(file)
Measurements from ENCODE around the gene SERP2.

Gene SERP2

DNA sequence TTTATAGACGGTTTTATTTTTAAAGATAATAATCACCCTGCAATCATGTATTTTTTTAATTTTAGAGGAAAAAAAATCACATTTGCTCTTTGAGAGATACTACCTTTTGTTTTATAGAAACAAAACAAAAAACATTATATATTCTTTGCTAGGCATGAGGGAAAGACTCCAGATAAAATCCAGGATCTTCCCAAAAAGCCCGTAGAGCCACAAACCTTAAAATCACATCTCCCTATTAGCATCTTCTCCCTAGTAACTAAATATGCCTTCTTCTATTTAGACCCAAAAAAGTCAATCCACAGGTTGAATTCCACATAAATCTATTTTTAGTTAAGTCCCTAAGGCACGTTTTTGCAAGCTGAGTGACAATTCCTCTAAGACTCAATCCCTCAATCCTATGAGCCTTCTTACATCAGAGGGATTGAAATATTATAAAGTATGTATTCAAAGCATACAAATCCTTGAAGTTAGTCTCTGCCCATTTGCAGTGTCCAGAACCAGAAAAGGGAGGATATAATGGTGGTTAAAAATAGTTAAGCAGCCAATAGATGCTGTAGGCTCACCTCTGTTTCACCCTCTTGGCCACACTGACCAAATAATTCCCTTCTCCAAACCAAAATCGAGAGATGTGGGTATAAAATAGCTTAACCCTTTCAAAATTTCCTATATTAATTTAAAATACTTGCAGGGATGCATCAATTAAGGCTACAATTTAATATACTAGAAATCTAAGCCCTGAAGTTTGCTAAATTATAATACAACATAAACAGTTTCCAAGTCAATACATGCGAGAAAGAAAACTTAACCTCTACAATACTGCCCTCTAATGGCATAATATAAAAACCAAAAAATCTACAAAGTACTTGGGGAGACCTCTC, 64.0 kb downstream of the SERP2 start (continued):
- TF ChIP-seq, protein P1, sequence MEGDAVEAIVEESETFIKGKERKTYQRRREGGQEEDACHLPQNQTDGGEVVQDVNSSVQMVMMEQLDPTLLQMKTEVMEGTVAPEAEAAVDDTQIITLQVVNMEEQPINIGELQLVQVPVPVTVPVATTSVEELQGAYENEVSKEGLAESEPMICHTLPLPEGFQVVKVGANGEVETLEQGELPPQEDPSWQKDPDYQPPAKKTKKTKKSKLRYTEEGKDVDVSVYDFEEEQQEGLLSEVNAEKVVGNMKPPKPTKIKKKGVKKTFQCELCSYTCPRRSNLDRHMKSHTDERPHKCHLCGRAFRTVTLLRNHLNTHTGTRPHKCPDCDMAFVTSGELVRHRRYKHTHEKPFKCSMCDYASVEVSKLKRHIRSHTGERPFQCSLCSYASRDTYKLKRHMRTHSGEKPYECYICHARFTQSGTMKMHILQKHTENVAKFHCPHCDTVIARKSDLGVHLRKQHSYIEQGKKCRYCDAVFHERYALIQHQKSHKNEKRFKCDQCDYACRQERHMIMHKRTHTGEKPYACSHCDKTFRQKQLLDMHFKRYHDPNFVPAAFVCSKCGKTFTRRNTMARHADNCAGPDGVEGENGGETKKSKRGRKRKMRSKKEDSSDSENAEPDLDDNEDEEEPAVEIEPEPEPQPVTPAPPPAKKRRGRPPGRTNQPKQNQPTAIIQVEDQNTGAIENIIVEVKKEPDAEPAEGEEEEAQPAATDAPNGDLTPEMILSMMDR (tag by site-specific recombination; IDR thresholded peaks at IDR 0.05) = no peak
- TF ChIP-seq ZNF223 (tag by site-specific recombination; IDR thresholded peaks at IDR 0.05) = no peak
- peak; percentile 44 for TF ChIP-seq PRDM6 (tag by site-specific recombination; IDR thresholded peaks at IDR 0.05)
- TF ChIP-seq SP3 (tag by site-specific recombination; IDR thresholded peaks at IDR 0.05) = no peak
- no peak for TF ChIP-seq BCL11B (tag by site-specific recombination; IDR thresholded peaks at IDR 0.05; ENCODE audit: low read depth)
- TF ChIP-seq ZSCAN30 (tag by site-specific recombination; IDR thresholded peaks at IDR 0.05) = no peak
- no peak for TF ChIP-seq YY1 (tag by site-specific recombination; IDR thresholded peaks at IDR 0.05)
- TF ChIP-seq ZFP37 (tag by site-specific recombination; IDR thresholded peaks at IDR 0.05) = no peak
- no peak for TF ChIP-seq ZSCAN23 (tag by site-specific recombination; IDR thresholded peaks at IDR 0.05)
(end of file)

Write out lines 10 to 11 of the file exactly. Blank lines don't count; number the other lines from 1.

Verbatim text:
- no peak for TF ChIP-seq YY1 (tag by site-specific recombination; IDR thresholded peaks at IDR 0.05)
- TF ChIP-seq ZFP37 (tag by site-specific recombination; IDR thresholded peaks at IDR 0.05) = no peak